Rather than investing in a so-called “private” network, consider a semi-private network that your agency can join for a subscription fee, and then purchase the in-car devices. In all cases, these networks have limited functionality because the system’s control is defined by the application software, not the hardware. One or more of the following network options may be available.
Subscription network – Several subscription networks are available. For example, the Illinois Criminal Justice Authority (ICJA) recognized the need for a subscription network for smaller agencies. With this type of network, member agencies need not be concerned with infrastructure. ICJA installed base stations in selected populated areas and a central system control at its Chicago headquarters. ICJA has the software that provides system functions. Member agencies pay a modest user fee and purchase one or more in-car devices. ICJA provides the agencies with operating manuals and an access protocol that allows them to connect their private CAD system via telephone line to ICJA’s central control computer.
Subscription networks such as ICJA’s are subject to performance variations because of their design or intended use and therefore must be regulated; nevertheless, they provide a valuable service to many agencies that otherwise might be deprived of MDT functionality.
Shared infrastructure – A controller can be used to allow multiple agencies using a CAD system to share a single MDT infrastructure. Each agency “sees” the system as private, but the controller allows inter-agency communication. It also allows the infrastructure cost to be shared. Because the infrastructure is shared, participating agencies must use the same manufacturer’s hardware; still, the shared infrastructure can be a cost-effective alternative and a more efficient use of available frequencies.
Statewide network – A CAD system and the control network for the first statewide mobile data network in the United States was provided in 1992. When completed, this system will permit any public safety agency in that state to subscribe to MDT services.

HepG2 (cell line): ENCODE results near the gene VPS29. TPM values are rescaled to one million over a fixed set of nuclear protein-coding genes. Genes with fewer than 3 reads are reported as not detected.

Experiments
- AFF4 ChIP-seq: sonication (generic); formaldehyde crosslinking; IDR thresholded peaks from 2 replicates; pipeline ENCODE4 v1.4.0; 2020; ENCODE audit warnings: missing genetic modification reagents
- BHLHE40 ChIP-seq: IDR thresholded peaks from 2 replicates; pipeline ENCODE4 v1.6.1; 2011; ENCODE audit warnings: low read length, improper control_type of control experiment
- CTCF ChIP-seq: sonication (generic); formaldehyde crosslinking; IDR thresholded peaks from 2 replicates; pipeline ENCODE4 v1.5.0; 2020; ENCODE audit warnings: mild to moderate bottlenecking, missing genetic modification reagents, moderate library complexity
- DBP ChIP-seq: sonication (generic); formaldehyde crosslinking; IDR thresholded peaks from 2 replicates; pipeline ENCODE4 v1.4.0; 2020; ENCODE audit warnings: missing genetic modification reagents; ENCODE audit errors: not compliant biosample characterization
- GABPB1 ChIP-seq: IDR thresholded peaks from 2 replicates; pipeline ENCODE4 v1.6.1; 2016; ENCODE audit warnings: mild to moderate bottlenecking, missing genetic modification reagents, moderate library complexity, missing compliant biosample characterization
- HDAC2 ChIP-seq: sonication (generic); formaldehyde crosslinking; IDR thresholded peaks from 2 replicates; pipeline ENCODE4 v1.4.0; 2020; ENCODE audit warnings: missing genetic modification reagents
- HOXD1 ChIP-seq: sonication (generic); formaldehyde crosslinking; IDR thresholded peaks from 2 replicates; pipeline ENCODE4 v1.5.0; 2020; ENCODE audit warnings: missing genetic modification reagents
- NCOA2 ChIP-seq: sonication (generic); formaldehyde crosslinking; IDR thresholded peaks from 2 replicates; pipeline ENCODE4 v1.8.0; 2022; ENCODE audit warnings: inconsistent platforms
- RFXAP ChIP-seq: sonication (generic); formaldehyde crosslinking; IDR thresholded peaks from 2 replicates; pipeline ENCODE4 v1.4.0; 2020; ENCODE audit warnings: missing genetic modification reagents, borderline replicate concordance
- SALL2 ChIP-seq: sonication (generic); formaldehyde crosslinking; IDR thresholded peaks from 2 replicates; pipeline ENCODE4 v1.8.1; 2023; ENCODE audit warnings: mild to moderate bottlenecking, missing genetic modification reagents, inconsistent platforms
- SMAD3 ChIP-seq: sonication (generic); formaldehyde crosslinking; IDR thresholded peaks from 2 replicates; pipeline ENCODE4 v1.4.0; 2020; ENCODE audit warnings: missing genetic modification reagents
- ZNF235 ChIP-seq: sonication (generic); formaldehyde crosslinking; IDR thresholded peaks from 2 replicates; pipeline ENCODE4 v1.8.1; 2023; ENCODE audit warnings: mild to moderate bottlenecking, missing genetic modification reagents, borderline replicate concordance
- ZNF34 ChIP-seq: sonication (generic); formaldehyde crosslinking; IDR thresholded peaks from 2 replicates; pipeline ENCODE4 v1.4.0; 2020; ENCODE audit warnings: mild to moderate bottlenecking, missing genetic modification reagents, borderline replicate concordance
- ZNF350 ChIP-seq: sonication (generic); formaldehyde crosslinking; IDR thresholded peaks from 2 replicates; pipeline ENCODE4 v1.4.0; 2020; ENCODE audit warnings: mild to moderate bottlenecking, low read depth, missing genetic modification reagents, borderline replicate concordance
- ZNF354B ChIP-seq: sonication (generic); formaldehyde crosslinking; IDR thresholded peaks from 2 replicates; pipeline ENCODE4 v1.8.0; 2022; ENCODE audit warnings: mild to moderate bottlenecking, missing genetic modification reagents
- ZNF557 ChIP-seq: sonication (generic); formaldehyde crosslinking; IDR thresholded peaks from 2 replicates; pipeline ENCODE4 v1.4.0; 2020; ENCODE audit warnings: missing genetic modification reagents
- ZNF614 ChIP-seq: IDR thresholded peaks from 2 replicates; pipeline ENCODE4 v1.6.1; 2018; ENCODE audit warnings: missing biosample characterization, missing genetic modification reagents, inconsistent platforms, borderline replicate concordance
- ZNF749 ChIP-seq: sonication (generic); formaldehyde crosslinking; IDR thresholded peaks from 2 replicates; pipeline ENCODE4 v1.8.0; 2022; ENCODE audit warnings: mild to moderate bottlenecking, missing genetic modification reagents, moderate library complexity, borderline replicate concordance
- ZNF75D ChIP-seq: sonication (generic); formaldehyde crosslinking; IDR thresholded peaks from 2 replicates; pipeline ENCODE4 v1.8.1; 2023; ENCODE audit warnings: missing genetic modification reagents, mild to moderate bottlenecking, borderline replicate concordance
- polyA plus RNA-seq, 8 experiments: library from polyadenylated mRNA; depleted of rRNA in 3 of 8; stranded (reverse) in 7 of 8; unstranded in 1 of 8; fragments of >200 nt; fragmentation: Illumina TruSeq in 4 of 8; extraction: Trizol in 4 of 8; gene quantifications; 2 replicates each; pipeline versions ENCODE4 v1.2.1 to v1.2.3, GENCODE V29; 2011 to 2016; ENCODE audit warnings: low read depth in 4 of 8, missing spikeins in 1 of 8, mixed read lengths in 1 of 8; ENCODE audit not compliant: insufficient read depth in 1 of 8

Two of the most significant advantages of this distributed processing design are statewide roaming and frequency balancing. With roaming, a vehicle can travel anywhere in the state and automatically communicate with its home base. Frequency balancing provides maximum system efficiency. Each district has at least two frequencies. Vehicles are assigned automatically to one or the other frequency to balance the load. In the event of a hardware failure, the second frequency also serves as a redundant path to provide uninterrupted communications.
Automatic vehicle location and MDT In 1988, MDT and automatic vehicle location (AVL) functions were integrated for the first time. Previously, individual RF networks were used for each function. AVL data were “piggybacked” onto MDT messages, saving the cost of using separate systems. AVL installed with this technology, together with the reduced cost of the locators, makes AVL an attractive function for providing additional officer safety. When the “piggyback” technique is used, AVL can add overhead to an RF infrastructure, depending on the system’s polling frequency. This technique can add further sensitivity to the protocol efficiency and the number of active vehicles that can be supported.
When considering an MDT network, make sure that the AVL is available from the vendor, and know its cost and implementation method before making a commitment.
Summary As you contemplate whether to implement an MDT network, use your applications provider as a sounding board and obtain its commitment regarding functions that it provides now and that it plans to provide in the future. Get answers to the following questions: (1) Is the vendor the primary supplier of the interface software? (2) Does the vendor have the experience to demonstrate its competence? (3) Is the vendor capable of supporting your current and future applications needs? Most importantly, check references. Talk with similar agencies that have bought MDTs and use their experience to help you to plan and to implement a system that will serve your agency and your community successfully for years to come.